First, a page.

Looking back on the past three years, we can finally see some of the silver linings of the pandemic. The ability to work at home more often; more precious time with our kids; adopting a pet that is now a treasured family member; discovering gifts and talents that we never knew we had in the first place while in the throes of shelter-in-place orders.
Chicago resident Christine Diploma found her own pandemic silver lining with the creation of a new nonprofit, Nordson Green Earth Foundation, in 2021. The nonprofit addresses the lack of “tree equity” in Chicago’s redlined districts — areas of the city that were divided along racial lines and became segregated in the 1930s.
“When we were all sheltering in place during the early phase of the pandemic, I remember looking outside and seeing little to no green space where families could go, in a time when we all desperately needed it,” Diploma said. “I thought ‘What can I do to fix this?’”
Diploma called her good friend from college, Dr. Sheetal Khedkar Rao, and shared her thoughts. Dr. Rao, who is a medical doctor by trade, was already developing a keen interest in climate change as a social determinant to health. She was on board with Diploma’s ideas and the two began collaborating. They decided it made the most sense to focus on the redlined Chicago districts, where a lack of trees was prevalent, leading to heat-related illnesses and other health issues.
Diploma named the new nonprofit after her Uncle Nordy — and his late son, hence the name Nordson — who began building his own man-made forest in the Philippines 30 years ago. In 1996, Nordy bought 200-plus acres formerly occupied by an old sugar cane plantation, but instead of developing the land for a more profitable use, he began planting trees on it — a decision that many people in his own community questioned. “Keep in mind this was in the ‘90s when environmental advocacy was less common,” Diploma said.
Today, that swath of land is known as Nordson Forest, which is home to 30 residences and an award-winning STEM school. It provides surrounding communities with a sustainable tree canopy that has yielded jobs and agriculture to local, impoverished communities.
“Right before the pandemic, my Uncle Nordy was asking me to get involved in Nordson Forest. I had plans to fly to the Philippines, but then the lockdown happened and I couldn’t even leave my apartment,” she added. “I realized then there was something I could do right here in Chicago to create lasting change, as Nordy has done.”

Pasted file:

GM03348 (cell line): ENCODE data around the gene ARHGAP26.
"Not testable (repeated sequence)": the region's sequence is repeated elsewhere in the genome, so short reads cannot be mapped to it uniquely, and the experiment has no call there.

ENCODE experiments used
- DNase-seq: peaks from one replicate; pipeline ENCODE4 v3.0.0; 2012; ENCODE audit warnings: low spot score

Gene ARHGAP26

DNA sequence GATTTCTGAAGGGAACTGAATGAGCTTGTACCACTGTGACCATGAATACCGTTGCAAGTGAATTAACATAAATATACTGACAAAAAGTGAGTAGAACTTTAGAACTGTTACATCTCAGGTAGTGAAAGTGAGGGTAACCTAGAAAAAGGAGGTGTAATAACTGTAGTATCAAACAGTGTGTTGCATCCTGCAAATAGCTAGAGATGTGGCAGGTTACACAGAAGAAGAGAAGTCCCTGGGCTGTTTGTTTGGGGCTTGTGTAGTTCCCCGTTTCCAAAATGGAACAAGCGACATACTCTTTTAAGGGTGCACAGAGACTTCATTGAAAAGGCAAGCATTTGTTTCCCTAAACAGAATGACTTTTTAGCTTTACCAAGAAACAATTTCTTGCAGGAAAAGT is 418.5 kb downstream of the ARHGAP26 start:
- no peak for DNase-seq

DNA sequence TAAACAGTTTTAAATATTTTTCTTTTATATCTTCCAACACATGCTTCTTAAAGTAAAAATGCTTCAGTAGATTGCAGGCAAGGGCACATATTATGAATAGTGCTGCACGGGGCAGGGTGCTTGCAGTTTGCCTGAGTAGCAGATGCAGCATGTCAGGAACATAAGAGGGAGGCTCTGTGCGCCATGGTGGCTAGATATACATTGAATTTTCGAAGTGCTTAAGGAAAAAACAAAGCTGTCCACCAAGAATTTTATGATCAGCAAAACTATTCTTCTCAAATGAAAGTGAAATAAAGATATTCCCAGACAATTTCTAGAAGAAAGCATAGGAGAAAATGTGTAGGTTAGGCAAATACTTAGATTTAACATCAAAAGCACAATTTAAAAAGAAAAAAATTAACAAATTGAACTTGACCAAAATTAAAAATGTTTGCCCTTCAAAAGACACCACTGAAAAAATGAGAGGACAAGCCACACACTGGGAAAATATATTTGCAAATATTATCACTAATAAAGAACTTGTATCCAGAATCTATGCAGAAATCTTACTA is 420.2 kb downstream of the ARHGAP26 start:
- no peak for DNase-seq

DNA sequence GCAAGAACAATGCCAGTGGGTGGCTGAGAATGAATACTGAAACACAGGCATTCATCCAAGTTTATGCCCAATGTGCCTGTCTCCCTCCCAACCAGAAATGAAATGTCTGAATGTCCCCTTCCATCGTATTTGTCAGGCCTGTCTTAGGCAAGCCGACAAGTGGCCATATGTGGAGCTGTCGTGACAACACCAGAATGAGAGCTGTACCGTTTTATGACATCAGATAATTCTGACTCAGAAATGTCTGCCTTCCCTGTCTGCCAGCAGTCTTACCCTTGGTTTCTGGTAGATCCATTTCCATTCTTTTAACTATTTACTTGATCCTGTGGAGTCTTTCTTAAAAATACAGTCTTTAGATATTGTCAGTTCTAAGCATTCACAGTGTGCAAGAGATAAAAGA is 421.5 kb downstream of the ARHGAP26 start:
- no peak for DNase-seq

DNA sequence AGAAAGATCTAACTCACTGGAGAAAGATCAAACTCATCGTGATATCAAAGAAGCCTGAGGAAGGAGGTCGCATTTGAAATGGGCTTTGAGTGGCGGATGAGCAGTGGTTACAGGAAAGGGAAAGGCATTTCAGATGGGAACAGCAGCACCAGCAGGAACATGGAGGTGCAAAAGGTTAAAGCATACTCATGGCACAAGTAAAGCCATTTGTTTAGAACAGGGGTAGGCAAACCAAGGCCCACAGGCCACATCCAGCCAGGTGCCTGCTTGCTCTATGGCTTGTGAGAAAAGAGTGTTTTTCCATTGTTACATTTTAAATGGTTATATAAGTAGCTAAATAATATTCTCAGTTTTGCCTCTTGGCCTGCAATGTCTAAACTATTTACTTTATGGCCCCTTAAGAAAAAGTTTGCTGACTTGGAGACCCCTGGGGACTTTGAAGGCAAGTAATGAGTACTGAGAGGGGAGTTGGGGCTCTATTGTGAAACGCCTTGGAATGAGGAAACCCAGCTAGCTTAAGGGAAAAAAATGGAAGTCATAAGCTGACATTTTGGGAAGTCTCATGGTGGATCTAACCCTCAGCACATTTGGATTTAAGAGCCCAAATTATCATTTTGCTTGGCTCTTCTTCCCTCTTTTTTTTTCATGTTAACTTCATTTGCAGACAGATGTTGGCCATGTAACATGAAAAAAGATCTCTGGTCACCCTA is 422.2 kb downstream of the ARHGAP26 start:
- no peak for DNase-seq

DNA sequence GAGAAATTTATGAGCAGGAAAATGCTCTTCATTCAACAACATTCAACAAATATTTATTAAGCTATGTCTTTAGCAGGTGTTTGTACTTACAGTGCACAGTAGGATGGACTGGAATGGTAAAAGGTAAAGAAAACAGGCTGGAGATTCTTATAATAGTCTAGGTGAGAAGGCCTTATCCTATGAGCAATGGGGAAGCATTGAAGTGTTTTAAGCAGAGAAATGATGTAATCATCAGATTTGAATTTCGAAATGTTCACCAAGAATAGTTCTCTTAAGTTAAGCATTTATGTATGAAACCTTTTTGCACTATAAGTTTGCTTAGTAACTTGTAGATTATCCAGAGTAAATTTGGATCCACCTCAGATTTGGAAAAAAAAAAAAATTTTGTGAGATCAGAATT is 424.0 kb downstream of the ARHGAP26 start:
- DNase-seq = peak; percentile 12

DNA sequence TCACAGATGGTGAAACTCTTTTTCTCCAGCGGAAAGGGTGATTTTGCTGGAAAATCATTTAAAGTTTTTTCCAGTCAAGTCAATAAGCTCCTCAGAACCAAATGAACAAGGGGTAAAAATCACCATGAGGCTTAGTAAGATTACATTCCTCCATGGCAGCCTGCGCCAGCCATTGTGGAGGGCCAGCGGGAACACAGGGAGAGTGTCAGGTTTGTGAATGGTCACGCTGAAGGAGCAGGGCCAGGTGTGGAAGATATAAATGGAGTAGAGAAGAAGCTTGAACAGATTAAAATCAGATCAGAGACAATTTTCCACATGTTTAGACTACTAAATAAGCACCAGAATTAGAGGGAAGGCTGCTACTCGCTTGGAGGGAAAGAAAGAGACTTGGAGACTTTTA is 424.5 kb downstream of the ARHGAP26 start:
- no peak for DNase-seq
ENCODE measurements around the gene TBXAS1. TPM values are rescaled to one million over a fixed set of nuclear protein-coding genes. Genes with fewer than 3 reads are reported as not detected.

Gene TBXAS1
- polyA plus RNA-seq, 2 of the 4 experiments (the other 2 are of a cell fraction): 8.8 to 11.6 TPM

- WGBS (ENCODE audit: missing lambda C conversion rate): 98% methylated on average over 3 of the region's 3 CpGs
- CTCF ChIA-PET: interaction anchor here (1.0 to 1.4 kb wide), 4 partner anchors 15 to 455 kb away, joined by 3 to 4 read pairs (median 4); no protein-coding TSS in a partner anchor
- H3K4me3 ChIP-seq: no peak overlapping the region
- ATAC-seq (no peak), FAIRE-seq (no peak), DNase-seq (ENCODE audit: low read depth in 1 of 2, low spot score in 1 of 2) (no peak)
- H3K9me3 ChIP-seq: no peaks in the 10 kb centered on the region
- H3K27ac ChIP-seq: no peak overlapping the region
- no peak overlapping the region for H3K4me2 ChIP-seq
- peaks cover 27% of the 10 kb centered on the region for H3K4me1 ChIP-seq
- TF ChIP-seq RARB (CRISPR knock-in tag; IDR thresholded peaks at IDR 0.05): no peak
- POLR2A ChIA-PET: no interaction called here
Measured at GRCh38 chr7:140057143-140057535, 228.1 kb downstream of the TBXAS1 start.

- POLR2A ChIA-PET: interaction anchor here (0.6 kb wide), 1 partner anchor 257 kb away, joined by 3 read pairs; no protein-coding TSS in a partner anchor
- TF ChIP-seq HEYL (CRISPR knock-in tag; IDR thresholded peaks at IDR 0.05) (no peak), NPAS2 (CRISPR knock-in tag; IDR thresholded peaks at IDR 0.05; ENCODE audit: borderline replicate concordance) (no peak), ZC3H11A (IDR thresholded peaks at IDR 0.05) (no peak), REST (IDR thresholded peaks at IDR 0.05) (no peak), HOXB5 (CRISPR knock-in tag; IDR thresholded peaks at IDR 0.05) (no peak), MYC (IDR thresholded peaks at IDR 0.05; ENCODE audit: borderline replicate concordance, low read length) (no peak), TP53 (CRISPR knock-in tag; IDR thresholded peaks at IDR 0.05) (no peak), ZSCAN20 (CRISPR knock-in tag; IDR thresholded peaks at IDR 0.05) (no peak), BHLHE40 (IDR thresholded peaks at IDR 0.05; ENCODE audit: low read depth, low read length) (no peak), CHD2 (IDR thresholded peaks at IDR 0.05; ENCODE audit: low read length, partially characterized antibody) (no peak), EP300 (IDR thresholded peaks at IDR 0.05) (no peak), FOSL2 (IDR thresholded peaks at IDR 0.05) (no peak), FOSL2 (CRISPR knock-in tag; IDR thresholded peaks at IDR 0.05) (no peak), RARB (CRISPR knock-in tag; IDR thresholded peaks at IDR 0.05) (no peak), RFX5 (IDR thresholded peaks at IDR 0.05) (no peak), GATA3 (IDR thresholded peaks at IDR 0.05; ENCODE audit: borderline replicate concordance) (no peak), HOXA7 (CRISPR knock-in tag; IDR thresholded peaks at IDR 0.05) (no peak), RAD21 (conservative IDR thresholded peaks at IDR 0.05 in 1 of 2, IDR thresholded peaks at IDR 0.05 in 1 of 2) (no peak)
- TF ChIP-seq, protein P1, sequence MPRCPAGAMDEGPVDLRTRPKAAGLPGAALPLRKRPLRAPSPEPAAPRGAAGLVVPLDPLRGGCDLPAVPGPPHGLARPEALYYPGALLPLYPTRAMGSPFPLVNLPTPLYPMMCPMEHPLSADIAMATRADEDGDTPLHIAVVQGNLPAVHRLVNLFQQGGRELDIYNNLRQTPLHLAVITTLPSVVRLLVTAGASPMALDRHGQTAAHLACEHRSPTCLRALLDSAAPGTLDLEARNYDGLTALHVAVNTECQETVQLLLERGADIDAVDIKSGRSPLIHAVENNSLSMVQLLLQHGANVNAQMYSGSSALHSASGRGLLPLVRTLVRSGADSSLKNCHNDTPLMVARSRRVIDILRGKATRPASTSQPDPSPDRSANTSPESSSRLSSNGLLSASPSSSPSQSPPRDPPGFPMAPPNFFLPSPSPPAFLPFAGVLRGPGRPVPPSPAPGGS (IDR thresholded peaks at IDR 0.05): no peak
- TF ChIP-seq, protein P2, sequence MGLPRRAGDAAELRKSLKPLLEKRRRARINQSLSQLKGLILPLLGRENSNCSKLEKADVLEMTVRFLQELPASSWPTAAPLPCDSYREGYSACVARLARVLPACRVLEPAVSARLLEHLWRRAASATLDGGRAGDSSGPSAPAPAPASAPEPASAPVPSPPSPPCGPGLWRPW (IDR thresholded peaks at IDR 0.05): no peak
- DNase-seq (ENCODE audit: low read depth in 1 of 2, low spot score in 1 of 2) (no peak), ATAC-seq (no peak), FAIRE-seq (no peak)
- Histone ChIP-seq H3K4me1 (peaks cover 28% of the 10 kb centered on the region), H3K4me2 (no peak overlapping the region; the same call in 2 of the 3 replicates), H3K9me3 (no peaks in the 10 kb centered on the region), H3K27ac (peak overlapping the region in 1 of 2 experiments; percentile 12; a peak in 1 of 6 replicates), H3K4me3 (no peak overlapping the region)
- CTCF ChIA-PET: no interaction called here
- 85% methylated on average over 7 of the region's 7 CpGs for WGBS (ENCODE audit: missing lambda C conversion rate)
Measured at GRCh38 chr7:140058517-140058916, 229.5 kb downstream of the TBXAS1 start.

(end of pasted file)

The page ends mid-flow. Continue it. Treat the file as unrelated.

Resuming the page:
For her part, Dr. Rao — and two other health professionals, Christine Dannhausen-Brun and Dr. Meeta Jain — secured a fellowship in the Climate Health Organizing Fellows Program to learn more about developing and advancing climate solutions for better health equity. It was there that she learned important community-building skills that would prove to be invaluable to Nordson Green Earth.
When the team was ready for its first project, they first went to a community vaccine clinic to engage the locals and explain what they wanted to accomplish. That led to a meeting with the local school district, including several teachers and eventually a group of middle school students.
“Community engagement is key to all of this,” Diploma said. “The last thing we want to do is just go and plant trees and leave them in communities that might not even want them. We spend a lot of time working with schools and local leaders first, to gain support and ensure the areas we plant will be well cared for later on.”
That first green initiative project took place at the Markham Courthouse in Cook County in May 2022, and used the Miyawaki method of native tree planting. Developed by Japanese botanist Akira Miyawaki, the Miyawaki method involves planting native species in close proximity, enabling the planted area to grow up to 10 times faster than it normally would. Later on, the nonprofit built a pollinator garden outside the Markham Library, complete with a nature nook to sit and enjoy books.
“Being around trees improves our mental health, but trees also offer protection from weather elements, including wind, rain and extreme heat,” Dr. Rao said. “In light of climate change and increasing temperatures, that’s important as extreme heat is the number one weather-related killer in the US; more so that tornadoes and hurricanes combined.”
Earlier this year, Nordson Green Earth was awarded a $10,000 grant from Purpose Earth, which enables the organization to continue making an impact, at least for the near future.
“Our mission isn’t to just plant trees; it’s to help resolve climate-related inequities that can lead to better health within certain communities while fully engaging the people who live there,” Dr. Rao said. “When you are planting trees with your neighbors and getting your hands dirty together, that’s community building.”
For more information on Nordson Green Earth, including helping with projects and donations, please visit the Nordson Green Earth website and follow them on Facebook, Instagram, Twitter, LinkedIn and YouTube.
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Donna Berry Glass is a freelance writer, editor and communications pro in Marin County, just outside San Francisco. When she’s not writing, hiking up steep hills, driving her kid to sports practice or whipping up her famous banana bread, she and her family spend time in their cabin in Lake Tahoe. She avidly supports the California Academy of Sciences, a world class science museum and research institution, and Cedars which is heart, home and family to many of Marin’s developmentally disabled adults.